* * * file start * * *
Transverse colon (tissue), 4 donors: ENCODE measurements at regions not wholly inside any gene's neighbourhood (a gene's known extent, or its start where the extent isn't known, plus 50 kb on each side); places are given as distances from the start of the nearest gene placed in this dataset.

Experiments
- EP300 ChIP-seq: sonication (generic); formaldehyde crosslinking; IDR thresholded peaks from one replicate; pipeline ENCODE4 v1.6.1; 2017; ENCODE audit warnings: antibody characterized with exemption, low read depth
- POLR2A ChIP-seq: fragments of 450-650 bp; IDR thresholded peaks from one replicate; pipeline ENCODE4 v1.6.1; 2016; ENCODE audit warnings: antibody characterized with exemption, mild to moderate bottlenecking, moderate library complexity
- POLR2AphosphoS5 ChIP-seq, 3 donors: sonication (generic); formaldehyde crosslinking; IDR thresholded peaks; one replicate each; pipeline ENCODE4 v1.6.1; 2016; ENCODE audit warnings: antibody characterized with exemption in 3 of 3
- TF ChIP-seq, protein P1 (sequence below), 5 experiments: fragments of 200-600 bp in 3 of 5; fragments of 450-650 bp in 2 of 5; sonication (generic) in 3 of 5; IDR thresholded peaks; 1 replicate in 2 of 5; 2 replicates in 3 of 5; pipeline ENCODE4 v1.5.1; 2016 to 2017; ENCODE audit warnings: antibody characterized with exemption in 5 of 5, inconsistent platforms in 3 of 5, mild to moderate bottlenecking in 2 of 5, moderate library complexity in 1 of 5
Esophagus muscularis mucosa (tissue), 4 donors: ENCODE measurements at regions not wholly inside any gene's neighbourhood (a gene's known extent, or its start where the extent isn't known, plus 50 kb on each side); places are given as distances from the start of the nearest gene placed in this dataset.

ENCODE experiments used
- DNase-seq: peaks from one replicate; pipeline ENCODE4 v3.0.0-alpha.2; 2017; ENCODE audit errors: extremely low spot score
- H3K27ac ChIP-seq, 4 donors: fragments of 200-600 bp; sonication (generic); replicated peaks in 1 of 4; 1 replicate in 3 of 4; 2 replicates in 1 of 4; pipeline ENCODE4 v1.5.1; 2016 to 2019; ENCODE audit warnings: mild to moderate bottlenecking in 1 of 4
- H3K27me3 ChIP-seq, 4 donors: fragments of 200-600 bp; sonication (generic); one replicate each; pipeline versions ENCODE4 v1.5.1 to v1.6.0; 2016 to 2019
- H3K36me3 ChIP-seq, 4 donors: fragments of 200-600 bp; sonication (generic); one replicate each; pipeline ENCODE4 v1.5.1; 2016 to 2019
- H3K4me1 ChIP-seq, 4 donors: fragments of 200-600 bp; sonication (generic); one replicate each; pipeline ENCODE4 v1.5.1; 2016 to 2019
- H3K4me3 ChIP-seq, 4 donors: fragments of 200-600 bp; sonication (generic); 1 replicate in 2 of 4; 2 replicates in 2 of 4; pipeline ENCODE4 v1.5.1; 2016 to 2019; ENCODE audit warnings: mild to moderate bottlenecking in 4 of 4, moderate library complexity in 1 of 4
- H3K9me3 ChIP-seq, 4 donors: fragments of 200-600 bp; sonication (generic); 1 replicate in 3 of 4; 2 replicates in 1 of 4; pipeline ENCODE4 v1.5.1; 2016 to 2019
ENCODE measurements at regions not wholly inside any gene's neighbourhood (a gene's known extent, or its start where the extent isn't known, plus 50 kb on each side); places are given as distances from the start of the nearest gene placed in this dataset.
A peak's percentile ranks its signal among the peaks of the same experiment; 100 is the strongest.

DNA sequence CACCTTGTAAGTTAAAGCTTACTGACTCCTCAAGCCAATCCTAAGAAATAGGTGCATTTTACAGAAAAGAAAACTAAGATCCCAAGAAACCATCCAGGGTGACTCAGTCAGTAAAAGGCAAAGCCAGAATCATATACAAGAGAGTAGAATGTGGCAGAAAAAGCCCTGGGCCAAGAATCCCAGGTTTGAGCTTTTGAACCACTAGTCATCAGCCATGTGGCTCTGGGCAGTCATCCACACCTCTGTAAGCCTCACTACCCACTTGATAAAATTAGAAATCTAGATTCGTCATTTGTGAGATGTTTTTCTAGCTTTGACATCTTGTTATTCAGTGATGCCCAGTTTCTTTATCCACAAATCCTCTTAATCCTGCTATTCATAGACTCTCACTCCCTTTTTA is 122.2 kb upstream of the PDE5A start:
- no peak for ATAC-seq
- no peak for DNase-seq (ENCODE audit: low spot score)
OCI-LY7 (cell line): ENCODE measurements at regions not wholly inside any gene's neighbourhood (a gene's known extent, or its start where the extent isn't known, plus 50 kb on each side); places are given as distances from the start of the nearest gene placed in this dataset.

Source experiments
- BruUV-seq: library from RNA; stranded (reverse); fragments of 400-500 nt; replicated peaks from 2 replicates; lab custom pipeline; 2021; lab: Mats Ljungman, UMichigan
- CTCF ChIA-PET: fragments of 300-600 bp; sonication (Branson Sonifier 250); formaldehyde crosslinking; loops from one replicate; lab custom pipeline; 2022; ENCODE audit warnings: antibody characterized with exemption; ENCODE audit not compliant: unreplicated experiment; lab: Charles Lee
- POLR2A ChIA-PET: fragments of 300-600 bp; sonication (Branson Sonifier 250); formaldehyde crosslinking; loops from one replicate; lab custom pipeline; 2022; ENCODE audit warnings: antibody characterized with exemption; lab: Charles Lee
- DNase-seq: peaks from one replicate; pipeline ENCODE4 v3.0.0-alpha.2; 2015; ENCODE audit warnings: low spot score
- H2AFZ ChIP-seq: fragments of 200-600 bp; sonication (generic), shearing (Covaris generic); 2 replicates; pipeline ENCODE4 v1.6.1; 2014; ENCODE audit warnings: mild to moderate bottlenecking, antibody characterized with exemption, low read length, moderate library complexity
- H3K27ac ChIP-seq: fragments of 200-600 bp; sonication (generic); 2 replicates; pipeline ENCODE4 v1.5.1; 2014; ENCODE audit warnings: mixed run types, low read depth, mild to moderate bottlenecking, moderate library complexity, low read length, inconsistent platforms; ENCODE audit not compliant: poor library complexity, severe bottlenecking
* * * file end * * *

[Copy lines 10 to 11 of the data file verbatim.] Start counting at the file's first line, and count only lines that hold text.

- H3K27ac ChIP-seq, 4 donors: fragments of 200-600 bp; sonication (generic); replicated peaks in 1 of 4; 1 replicate in 3 of 4; 2 replicates in 1 of 4; pipeline ENCODE4 v1.5.1; 2016 to 2019; ENCODE audit warnings: mild to moderate bottlenecking in 1 of 4
- H3K27me3 ChIP-seq, 4 donors: fragments of 200-600 bp; sonication (generic); one replicate each; pipeline versions ENCODE4 v1.5.1 to v1.6.0; 2016 to 2019